Transportation in Dallas, like that of Montgomery, Alabama, is strictly segregated due to Jim Crow laws. Despite attempts to remove “White” and “Colored” signs from railroads and bus terminals in early 1956, these signs will remain in Dallas for months, still enforcing segregated public transportation. However, in late April of 1956, the Dallas Transit Company will announce that all 530 of its buses will be desegregated and the “White” and “Colored” signs will be removed.
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The Community Chest: An Incident at the Adolphus Hotel
Although the segregation due to Jim Crow laws continues to persist, more and more cracks are emerging in the structure of Jim Crow. An incident that occurred much earlier in the year is another example.
Arriving at the Adolphus Hotel in downtown Dallas in early 1955, a black man calmly walked toward the doorman at the front entrance. The doorman—unaware that the man he was facing was George Allen, a major black business executive in Dallas invited by white businessmen to serve on the board of the Community Chest, the city’s main fund-raising organization to benefit local community projects and a forerunner of the United Way—resolutely informed the businessman that blacks are not permitted in the lavish Adolphus Hotel.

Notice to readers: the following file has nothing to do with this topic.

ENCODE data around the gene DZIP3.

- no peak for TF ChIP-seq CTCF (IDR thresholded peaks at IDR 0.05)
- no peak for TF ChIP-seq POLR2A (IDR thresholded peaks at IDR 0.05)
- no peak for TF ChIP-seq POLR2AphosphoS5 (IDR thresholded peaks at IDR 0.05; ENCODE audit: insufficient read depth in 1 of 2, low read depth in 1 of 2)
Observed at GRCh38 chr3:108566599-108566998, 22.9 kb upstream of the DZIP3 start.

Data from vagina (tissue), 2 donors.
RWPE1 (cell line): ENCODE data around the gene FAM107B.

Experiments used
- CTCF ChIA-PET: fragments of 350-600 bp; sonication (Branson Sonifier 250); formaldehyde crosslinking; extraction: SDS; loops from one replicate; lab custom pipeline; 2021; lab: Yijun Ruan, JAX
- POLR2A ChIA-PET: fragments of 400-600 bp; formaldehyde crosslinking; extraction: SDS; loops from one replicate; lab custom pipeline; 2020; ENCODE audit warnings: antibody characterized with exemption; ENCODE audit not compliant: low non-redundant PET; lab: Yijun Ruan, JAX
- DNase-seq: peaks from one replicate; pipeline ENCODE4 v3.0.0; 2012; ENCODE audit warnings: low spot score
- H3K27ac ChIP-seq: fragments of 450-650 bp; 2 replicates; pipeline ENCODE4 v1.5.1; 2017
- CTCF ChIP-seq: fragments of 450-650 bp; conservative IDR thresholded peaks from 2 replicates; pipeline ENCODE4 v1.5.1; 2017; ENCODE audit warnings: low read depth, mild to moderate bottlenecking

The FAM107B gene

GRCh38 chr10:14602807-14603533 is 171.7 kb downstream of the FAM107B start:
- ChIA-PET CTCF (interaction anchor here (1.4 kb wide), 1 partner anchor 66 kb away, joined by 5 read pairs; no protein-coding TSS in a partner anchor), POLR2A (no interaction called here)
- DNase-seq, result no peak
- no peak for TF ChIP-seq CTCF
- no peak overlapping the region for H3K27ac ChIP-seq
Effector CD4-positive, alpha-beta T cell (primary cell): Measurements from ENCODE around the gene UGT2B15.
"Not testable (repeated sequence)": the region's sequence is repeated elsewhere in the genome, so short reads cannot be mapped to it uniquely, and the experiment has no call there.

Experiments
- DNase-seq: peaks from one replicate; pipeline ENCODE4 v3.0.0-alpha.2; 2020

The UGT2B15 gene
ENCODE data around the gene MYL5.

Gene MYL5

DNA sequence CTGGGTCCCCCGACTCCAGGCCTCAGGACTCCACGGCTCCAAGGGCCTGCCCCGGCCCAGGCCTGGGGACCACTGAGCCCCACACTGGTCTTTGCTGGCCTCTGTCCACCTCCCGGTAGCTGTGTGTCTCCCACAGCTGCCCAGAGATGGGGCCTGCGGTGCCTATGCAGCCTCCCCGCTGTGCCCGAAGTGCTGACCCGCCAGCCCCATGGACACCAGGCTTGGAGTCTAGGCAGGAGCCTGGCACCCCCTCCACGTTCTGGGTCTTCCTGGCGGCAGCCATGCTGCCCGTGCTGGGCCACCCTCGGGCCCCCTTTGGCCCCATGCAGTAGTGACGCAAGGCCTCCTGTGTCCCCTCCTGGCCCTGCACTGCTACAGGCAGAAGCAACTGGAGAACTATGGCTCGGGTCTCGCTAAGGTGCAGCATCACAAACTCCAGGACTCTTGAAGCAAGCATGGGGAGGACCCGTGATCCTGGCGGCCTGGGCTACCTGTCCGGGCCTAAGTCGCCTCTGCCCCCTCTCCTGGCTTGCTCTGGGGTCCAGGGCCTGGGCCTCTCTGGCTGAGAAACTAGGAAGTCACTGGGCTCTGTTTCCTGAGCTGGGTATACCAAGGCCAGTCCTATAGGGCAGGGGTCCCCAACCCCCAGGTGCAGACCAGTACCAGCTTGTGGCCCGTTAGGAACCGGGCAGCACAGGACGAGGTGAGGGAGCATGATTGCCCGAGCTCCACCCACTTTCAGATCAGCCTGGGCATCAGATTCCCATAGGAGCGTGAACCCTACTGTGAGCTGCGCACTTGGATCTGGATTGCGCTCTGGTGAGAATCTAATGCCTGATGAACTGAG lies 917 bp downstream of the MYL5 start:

Earnestly imploring the man to let him in, Allen explained that he was scheduled to attend a meeting of the Community Chest being held in the banquet room. The doorman, unconvinced, refused to let him pass by, taking him instead to the back of the building and telling him that he must enter through the delivery entrance. Determined to be treated equally and allowed in the front entrance, Allen rejected his instruction, walking instead across the street to a pay phone and contacting the chairman of the meeting himself to clear things up.